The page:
dreams of Patsy at
by Michael Norman, River Falls Journal
Holly, Valens, Redding, Cobain, Joplin, Nelson, Darin, Marley, Cline.
American popular music is crowded with the names of performers whose untimely deaths spark endless “what if they’d lived” debates.
And for many of them their fame has soared in the years after they died, often to a degree undreamed of during their abbreviated lives.
“Always…Patsy Cline,” now on stage at St. Croix Off Broadway Dinner Theatre, Best Western Hudson House Inn in Hudson, is an agreeable homage to one of those figures—country music’s foremost female vocalist, killed in a plane crash at age 30.
As such, “Always…Patsy Cline” resides somewhere between being a full-blown stage musical and a concert of her greatest hits.
There is the story of sorts, written by Ted Swindley and based on true events, that gives the play some dramatic structure: In 1961, Houston housewife Louise Seger (vivacious Lindsay Hinman) and a group of her friends show up early to hear Patsy Cline (sweet-voiced Stephanie Briggs) in a solo concert. By chance, the singer arrives early as well and strikes up a conversation with Seger.
That chance encounter leads to Seger inviting Cline—who is traveling alone—to join her for bacon and eggs at her house. (Imagine that happening today!)
The two women develop a friendship that results in an exchange of letters over the next two years, right up to the plane crash that claimed the lives of Cline, and fellow country stars Hawkshaw Hawkins, Cowboy Copas and her manager/pilot/guitarist Randy Hughes.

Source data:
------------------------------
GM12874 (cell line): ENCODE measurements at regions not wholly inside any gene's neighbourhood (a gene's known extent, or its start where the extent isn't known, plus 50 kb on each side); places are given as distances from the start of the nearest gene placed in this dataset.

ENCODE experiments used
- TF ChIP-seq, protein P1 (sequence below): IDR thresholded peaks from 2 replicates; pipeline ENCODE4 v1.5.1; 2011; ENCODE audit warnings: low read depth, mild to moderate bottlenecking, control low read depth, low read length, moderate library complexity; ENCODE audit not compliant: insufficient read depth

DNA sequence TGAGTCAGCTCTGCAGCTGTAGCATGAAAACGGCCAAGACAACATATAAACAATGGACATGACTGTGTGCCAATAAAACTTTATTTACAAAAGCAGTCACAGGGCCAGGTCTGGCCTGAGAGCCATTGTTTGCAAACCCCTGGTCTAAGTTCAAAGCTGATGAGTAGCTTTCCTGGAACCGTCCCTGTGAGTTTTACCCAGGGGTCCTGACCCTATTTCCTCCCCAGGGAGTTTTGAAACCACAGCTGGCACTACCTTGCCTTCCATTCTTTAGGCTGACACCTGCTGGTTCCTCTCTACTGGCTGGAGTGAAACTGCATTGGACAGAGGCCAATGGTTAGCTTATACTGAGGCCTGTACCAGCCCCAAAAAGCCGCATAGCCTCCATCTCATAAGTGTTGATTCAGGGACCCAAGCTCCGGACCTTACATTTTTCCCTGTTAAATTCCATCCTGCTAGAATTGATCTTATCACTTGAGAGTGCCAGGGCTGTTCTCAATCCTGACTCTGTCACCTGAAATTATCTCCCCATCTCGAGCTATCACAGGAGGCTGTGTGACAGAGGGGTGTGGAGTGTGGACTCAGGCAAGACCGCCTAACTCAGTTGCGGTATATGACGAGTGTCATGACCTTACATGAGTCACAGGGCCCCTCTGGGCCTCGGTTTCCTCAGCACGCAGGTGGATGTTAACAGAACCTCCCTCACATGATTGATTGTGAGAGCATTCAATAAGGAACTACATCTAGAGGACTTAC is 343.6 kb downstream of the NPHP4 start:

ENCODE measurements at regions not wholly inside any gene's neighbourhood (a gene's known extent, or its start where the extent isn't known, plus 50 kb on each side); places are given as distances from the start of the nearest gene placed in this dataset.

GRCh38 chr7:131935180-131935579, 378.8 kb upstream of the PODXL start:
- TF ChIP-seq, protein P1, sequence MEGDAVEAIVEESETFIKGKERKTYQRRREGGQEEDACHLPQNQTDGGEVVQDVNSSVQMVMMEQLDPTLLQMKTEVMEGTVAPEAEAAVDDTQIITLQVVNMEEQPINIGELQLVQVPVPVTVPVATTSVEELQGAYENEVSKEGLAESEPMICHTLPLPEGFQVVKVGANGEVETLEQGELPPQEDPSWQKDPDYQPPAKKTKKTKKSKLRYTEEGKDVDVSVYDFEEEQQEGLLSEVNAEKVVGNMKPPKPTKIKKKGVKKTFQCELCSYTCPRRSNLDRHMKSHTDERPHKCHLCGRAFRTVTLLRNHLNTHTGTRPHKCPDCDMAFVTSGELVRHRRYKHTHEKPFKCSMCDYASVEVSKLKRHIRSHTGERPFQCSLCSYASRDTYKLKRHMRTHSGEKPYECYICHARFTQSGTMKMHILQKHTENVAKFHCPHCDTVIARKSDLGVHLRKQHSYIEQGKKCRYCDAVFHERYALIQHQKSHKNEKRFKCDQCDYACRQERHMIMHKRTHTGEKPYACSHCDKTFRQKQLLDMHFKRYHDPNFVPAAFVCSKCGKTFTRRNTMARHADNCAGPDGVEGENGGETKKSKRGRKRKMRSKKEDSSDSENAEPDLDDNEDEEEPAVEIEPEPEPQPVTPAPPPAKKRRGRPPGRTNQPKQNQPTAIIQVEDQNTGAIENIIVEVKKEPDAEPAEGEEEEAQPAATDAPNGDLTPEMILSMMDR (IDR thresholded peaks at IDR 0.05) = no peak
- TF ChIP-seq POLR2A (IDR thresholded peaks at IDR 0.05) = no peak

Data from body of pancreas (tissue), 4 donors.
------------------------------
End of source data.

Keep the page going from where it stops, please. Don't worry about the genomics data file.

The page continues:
The two-act play moves back and forth in time, from the first moment Seger heard Cline’s voice on the radio to the singer’s death.
But in director James A. Zimmerman’s fifth outing with the new dinner theatre, it’s really all about the music. And there’s plenty of it—over two dozen songs, from the Willie Nelson classic “Crazy,” to Cline’s lesser known work like the melancholy “Three Cigarettes in an Ashtray,” and even a few hymns.
As Patsy, actress Stephanie Briggs knows her way around the music. She is especially effective during Cline’s “heartbreak” songs like “Faded Love,” or “She’s Got You.” Yet she belts with the best on something like “Honky Tonk Angels.”
Even though Briggs doesn’t always have Cline’s light, floating vocal qualities in the higher registers, she makes up for it with that “achy” quality that is so captivating in those old Decca recordings.
As Cline’s improbable friend, spunky newcomer Lindsay Hinman bounces across the stage like the smitten fan that her character is. Though the reason for the show is to hear those classic songs, it’s Louise’s story that’s being told after all, and Hinman relates it with an exuberance that quite literally left her breathless on occasion.
She’s often frolicking around stage to the music. Nothing wrong with that, but sometimes the enthusiasm threatens to steal the focus from the vocals. That was especially true when Hinman seemed to be doing something closer to a pole dance than a country two-step.
Zimmerman’s production features a capable five-piece band. However, the veteran musicians nearly overpowered even Briggs’ strong voice on the opening numbers, but then seemed to settle down as the evening progressed.
If you’re a Patsy Cline fan and
enjoy hearing her classic
songs performed live, or perhaps a younger person who wants to see why
this singer still enthralls so
many nearly 50 years after her death, then
Cline” may well satisfy as a pleasant diversion on a nice
St. Croix Off Broadway Dinner Theatre
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